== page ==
View Full Version : Strange Patterns on negative

12-Jan-2015, 14:13
Hi all,
I am reasonably new to LF photography and particularly tray developing. I have got a couple of B+W negatives with some weird patterns on them and was wondering what might have caused it. I am using Ilford FP4 plus 5x4 with hangers in 8x10 trays with ID-11, Ilfostop and Rapid fixer. Any suggestions as to what I'm doing wrong would be greatly appreciated! Below is the negative with the most obvious problem. 127965

Michael Rosenberg
12-Jan-2015, 14:21

It appears that the overly bright object (bulb?) has caused some lens flare. In addition, the developer will overdevelop adjacent area, causing a halo like effect. In a situation like this you need to over expose and then use extreme N- or compensation development.


12-Jan-2015, 14:24
What pattern do you mean? I cannot identify anything there which cannot be explained as effects of the illumination on the subject. There are obvious shadows of the fence on the wall - the other structures on the wall look like shadows of a tree or shrub cast by the same light source. And then there are in-lens reflections and flare from the lamp in the image. I find it impossible to tell whether there is some development artefact hidden among these pretty dominant effects...

12-Jan-2015, 14:43
Thank you Mike and Sevo,

I am beginning to think it may be a lens flare issue. There is a small defect to the front element of my lens and I guess this could cause the odd patterns when there is a strong light in the frame. Here is another not so obvious example there are some patterns in the shadows above the engine. 127971

Thanks again


12-Jan-2015, 15:11
Shoot a few sheets of a gray wall in a no-flare situation, like a cloudy day or indoor w/light behind you. Develop and make sure it's not a developing issue. Are you doing any pre-soak? Ilford says it's not needed, but most people probably do it.

If you can eliminate it except for flare situations, then it's likely flare. If there is a gouge or chip on the lens, you can blacken that in so it does not reflect light about.

Fred L
12-Jan-2015, 15:55

Are you referring to area I've circled ? I tried to bring them out but you can just make out some random lines around the light. Looks like processing issues to me. I presume you're laying the hangers flat in the tray ? I'd skip the hangers and learn to shuffle the deck.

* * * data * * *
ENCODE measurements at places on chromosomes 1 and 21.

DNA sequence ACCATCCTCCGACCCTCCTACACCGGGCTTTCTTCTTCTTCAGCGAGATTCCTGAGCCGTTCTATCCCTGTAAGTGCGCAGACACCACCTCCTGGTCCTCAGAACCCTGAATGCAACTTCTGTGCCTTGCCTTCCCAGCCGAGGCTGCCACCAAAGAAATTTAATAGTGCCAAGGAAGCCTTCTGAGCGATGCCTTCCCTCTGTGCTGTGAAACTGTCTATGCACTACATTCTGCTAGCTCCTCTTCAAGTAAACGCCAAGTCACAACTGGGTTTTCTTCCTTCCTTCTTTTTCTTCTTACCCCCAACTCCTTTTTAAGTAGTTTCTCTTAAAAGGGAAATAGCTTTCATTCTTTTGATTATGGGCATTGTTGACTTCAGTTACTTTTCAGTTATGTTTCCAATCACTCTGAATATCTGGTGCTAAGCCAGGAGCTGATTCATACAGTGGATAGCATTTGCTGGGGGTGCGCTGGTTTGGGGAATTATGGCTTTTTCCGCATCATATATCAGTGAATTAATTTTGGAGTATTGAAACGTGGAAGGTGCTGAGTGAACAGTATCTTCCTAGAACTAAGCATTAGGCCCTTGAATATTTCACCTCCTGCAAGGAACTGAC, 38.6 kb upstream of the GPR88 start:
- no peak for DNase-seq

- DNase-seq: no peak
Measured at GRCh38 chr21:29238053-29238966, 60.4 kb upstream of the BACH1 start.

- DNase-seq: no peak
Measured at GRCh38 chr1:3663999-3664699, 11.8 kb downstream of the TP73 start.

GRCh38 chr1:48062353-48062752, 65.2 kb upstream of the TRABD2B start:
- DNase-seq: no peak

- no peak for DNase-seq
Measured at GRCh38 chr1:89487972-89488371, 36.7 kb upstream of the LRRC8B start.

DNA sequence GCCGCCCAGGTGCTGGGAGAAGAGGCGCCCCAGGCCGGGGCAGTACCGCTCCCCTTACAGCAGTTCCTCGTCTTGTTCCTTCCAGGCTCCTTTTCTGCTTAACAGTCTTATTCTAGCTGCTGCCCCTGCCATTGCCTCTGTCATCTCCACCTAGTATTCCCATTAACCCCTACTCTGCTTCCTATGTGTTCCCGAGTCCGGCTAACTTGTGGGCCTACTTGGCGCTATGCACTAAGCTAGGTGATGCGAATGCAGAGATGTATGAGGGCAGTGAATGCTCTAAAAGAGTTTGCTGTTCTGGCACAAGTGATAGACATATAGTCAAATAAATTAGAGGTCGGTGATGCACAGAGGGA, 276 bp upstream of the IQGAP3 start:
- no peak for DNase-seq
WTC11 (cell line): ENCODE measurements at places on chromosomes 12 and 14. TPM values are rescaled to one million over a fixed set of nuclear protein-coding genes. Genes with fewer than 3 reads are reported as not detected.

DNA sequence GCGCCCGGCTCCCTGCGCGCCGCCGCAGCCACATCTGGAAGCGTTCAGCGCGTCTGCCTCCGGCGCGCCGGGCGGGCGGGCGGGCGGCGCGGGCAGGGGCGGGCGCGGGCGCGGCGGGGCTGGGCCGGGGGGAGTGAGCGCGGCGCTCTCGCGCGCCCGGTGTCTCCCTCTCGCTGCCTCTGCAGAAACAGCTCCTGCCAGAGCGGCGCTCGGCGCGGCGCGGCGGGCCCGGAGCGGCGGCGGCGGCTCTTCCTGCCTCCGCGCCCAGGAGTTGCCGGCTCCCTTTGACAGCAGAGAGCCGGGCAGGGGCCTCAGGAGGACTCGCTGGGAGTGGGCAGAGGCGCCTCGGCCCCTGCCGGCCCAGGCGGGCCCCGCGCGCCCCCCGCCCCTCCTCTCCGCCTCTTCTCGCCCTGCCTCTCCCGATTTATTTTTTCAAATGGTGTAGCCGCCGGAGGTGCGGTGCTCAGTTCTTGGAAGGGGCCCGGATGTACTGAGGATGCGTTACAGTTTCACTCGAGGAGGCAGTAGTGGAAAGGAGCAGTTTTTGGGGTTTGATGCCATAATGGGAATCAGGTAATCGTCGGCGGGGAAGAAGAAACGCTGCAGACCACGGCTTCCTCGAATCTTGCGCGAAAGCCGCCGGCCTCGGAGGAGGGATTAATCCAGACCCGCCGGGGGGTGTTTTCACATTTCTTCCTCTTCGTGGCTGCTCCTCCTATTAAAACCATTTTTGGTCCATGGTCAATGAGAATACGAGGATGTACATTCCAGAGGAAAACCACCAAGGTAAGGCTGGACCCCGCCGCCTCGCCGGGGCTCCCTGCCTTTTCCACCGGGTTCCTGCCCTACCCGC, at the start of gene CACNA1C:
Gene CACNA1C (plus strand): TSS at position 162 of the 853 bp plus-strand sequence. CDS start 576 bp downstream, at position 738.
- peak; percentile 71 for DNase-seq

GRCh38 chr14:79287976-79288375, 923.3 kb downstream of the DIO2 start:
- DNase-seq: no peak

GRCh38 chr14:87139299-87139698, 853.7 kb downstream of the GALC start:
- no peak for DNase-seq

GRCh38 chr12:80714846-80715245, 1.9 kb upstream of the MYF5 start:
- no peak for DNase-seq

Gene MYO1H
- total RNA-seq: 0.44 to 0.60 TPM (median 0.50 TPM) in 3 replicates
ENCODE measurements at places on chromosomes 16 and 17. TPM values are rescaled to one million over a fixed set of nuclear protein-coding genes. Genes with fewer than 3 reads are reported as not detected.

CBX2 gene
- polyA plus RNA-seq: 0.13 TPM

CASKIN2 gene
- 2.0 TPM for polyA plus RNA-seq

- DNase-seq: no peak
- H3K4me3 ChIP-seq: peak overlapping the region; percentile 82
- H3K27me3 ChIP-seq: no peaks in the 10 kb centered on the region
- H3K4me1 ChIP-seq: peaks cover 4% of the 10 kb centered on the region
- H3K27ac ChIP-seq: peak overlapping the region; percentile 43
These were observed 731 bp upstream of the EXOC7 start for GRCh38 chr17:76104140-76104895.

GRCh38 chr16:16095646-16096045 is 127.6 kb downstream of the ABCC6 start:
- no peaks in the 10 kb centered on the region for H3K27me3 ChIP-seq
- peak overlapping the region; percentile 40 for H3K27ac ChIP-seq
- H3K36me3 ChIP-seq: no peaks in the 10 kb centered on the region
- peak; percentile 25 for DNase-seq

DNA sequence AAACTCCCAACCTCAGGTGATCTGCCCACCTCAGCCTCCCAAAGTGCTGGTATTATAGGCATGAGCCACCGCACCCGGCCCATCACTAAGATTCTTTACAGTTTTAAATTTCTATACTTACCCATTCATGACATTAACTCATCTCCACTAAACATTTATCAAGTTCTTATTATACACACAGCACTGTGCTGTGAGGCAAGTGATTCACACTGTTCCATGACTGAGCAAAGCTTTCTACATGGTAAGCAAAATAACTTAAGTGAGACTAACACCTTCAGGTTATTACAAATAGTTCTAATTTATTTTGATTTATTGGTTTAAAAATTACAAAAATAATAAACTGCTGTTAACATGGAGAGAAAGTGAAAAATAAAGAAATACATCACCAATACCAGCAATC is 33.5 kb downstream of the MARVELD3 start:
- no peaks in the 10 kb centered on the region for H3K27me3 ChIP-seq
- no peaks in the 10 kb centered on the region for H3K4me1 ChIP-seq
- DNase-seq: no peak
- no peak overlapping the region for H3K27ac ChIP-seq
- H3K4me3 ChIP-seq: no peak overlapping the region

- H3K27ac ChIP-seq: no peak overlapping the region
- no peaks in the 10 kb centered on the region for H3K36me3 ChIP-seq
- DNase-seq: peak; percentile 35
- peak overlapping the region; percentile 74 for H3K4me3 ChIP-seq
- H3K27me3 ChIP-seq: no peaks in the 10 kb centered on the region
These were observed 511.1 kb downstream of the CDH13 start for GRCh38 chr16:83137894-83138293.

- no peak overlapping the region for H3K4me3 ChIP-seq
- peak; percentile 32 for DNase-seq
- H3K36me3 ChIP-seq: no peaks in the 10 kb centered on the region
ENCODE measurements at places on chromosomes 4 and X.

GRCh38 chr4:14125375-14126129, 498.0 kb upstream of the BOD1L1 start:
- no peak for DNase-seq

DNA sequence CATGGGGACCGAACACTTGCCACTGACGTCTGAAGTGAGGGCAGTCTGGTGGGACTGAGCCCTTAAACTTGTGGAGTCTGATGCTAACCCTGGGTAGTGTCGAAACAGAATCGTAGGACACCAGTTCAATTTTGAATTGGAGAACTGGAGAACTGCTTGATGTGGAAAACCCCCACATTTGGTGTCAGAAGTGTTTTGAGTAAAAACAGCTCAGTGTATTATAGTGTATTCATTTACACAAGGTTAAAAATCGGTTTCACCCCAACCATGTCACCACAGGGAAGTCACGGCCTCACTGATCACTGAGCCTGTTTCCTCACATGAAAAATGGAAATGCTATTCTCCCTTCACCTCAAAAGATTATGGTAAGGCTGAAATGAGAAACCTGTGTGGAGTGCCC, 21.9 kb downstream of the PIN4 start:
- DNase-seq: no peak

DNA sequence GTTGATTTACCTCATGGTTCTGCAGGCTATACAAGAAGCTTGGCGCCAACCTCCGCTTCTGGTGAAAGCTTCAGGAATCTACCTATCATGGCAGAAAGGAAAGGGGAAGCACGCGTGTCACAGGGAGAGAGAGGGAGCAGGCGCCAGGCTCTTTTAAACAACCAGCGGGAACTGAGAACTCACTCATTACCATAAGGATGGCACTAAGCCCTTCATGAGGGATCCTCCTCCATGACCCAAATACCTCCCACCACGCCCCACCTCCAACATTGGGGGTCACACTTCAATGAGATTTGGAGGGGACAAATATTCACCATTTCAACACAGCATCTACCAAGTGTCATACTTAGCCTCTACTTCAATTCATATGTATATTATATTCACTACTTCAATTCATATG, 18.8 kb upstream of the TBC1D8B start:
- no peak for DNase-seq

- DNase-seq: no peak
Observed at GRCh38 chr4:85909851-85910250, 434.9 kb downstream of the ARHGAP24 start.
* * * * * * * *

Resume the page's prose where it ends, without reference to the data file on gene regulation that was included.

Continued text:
12-Jan-2015, 15:59
It looks to me like there was a filter on the lens (UV?) and the reflections are from the inside surface of that filter. Try shooting the same scene without it.

12-Jan-2015, 18:20
It is certainly more than a flare issue. There are non-regular branch-like lines that are hiding in some of the darker areas of the shots, could be from bad processing technique, could be from some other film handling problems. They almost look like electrical discharge effects, but are more likely turbulent flow effects. If it were me, I would not use film in hangers when tray developing. You can see the effect much easier if you invert the image and play with the tones a bit, like in these versions.

127984 127985

13-Jan-2015, 01:59
I think we can rule out static - arcing is much more hard edged. In a harshly lit scenery with lots of shadows of fences and signposts, other shadow-like structures are likely to be shadows as well - that branch like structure does not appear to be superimposed on the clearly identifiable other shadows, but merges into them, which makes it very likely that it is projected by the same light source. One notable exception is that darker shadow crossing the shadow of the signpost in the centre left, which looks very much like a crease mark or tongs mark - that is superimposed on the shadow, so it must be something else. Probably a crease mark, but from a single image we can not fully exclude natural causes like a paint splash on that wall (or even a moth passing near the lens during the exposure).

13-Jan-2015, 02:32
Did you do a pre-wash with water (say 1-2 minutes, at the same temperature as the developer) before development ?



13-Jan-2015, 05:57
Those dark lines are visible where there is light shining through clouds of steam, so it might be related to the steam The second example (in the shed) doesn't have any steam though, and those have to be something else. I'd like to see what increased agitation and attention to preventing drying marks would do for them.

PS Lovely tank engine!

Ben Calwell
13-Jan-2015, 06:45
I would stop using the hangers and switch to shuffling through the stack. When I used hangers, I always had serge (surge?) marks on my film. Not saying this is the issue here, but try it without the hangers and see what happens.

13-Jan-2015, 06:56
I would stop using the hangers and switch to shuffling through the stack. When I used hangers, I always had serge (surge?) marks on my film. Not saying this is the issue here, but try it without the hangers and see what happens.

Agreed. There is visible waviness in the grey spaces of the second picture (probably in the first as well, but more prominent subject structures camouflage them). And there is a kink in the first. Hangers are hangers, best used submerged in a nitrogen agitated tank, and not really a tool of choice for tray development...